Google is not a permitted website, and neither is Facebook, Twitter or Amazon among dozens of others. Sure, there are Chinese alternatives for some of these sites; however, a patient's ability to interact with colleagues, friends, family and with medical information is significantly restricted in China.

Additionally, like any other country, the gap between the rich and the poor is wide. I saw my first-ever group of three matching pink Teslas, parked outside a quiet upscale hotel in Shanghai. I soon realized they were owned by the same family, one for each teenager.

Medicine in China

Cardiology Magazine Image

The money gap that's so prevalent in the design of Chinese hospitals and the practice of medicine among these hospitals struck a deep chord in me. The quality of the hospitals varied widely and so did the training, expertise and health care costs.

Residents of urban areas are not provided with free health insurance and either had to pay for health care directly or purchase costly medical insurance. I learned that although about 95 percent of the population has the basic medical insurance, many of the costs, especially for chronic illnesses, are not routinely covered under this insurance.

My trip started at a military hospital in Shanghai. The lobby was crowded with dozens of kiosks and long lines of patients in front of each kiosk. The ACC liaison traveling with me shared that patients were often required to use these kiosks to self-diagnose their condition, choose a specialist and pre-pay for services before obtaining an appointment with the provider.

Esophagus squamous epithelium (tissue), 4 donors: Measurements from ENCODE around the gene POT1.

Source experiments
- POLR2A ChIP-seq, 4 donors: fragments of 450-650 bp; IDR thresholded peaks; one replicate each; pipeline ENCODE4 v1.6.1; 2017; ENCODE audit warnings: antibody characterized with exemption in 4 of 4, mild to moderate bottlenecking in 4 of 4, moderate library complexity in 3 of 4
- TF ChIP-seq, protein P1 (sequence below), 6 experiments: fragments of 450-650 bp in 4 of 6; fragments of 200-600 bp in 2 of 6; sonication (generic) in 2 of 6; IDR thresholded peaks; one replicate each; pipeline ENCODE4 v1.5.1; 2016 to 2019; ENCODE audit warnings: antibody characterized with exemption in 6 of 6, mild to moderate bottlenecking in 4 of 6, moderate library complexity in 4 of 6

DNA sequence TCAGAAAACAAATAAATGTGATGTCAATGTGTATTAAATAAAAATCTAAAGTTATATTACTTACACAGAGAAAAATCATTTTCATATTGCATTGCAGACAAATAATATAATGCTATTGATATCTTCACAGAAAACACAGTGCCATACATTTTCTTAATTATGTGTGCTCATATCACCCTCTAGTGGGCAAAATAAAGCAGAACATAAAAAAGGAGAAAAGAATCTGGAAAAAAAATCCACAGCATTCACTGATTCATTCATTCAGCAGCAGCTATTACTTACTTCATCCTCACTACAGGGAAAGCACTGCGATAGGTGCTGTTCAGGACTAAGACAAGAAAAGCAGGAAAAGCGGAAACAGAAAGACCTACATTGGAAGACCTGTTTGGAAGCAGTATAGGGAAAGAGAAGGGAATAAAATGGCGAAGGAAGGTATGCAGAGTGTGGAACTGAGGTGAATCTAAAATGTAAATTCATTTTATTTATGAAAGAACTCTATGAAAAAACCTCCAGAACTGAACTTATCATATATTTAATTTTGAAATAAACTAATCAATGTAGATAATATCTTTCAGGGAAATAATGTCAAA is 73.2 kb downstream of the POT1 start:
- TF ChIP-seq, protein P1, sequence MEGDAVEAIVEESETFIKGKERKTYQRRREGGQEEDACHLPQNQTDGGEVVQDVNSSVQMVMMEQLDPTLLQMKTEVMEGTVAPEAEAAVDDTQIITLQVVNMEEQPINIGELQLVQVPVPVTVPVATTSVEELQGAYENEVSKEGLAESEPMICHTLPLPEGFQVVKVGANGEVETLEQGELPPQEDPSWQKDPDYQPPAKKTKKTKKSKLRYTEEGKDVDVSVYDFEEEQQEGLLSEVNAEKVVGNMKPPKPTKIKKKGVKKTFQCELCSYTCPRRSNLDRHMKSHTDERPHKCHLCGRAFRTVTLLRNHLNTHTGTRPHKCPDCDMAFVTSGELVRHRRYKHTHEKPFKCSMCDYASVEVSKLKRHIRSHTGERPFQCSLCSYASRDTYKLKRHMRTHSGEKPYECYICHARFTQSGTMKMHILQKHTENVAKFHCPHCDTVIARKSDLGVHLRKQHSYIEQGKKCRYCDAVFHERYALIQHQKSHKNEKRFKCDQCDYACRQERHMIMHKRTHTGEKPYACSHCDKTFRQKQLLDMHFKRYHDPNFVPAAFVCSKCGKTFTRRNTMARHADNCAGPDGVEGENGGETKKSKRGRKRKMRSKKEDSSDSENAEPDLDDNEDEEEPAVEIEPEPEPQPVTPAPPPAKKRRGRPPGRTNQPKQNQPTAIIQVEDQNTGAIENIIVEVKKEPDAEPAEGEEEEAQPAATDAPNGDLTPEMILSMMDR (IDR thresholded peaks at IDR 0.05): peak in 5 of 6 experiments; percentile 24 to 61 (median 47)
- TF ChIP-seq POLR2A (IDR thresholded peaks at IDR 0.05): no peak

So, a patient with leg pain would have to decide whether to see an orthopedist, hematologist or a rheumatologist depending on what he or she felt was most likely the cause of the pain, without the readily available assistance of trained medical triage personnel. It seems the primary care system was significantly less well coordinated compared with a hospital in the U.S.

At one very upscale hospital on the southernmost tip of mainland China, in a gorgeous beachfront community, I went on rounds with the hospital doctors before my lecture. Here, I learned that drugs such as ticagrelor, sacubitril/valsartan and ivabradine were rarely used – because the providers lacked the knowledge and education to use them.

Even at this upscale hospital, there was extremely limited availability of nuclear perfusion testing; it was seldomly used in clinical decision-making due to a lack of isotope availability.

Cardiology Magazine ImageClick the image above for a larger view.

Notably, the implant rate for their left atrial appendage occluder (the Chinese equivalent of the Watchman device) was very high, because many patients from rural China with atrial fibrillation could only come for a single medical visit once a year. They could not afford direct oral anticoagulants or follow-up visits. Often, repeat imaging after the appendage occluder was implanted was never performed.

I listened in awe as the young Chinese residents and doctors described to me how they sometimes saw almost 100 patients in a single day. I realized this may seriously impede their capacity to embrace the tenets of our ACC/AHA primary prevention guideline, with smoking cessation counseling, risk stratification and proactive preventive medical care during visits.